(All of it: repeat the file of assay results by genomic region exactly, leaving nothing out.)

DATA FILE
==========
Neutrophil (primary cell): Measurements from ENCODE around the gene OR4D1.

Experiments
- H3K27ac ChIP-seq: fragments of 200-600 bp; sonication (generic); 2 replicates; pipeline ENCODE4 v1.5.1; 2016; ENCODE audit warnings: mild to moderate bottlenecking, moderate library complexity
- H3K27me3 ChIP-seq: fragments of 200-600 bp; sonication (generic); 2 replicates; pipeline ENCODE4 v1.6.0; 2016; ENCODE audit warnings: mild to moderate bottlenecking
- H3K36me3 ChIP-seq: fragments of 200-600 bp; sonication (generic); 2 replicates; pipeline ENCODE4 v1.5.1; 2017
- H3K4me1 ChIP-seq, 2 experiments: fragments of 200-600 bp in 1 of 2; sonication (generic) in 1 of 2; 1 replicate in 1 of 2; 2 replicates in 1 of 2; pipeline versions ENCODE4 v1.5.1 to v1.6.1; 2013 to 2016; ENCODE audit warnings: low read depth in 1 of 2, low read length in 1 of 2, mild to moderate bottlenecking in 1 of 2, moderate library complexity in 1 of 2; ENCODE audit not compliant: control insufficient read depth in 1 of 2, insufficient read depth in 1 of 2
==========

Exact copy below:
Neutrophil (primary cell): Measurements from ENCODE around the gene OR4D1.

Experiments
- H3K27ac ChIP-seq: fragments of 200-600 bp; sonication (generic); 2 replicates; pipeline ENCODE4 v1.5.1; 2016; ENCODE audit warnings: mild to moderate bottlenecking, moderate library complexity
- H3K27me3 ChIP-seq: fragments of 200-600 bp; sonication (generic); 2 replicates; pipeline ENCODE4 v1.6.0; 2016; ENCODE audit warnings: mild to moderate bottlenecking
- H3K36me3 ChIP-seq: fragments of 200-600 bp; sonication (generic); 2 replicates; pipeline ENCODE4 v1.5.1; 2017
- H3K4me1 ChIP-seq, 2 experiments: fragments of 200-600 bp in 1 of 2; sonication (generic) in 1 of 2; 1 replicate in 1 of 2; 2 replicates in 1 of 2; pipeline versions ENCODE4 v1.5.1 to v1.6.1; 2013 to 2016; ENCODE audit warnings: low read depth in 1 of 2, low read length in 1 of 2, mild to moderate bottlenecking in 1 of 2, moderate library complexity in 1 of 2; ENCODE audit not compliant: control insufficient read depth in 1 of 2, insufficient read depth in 1 of 2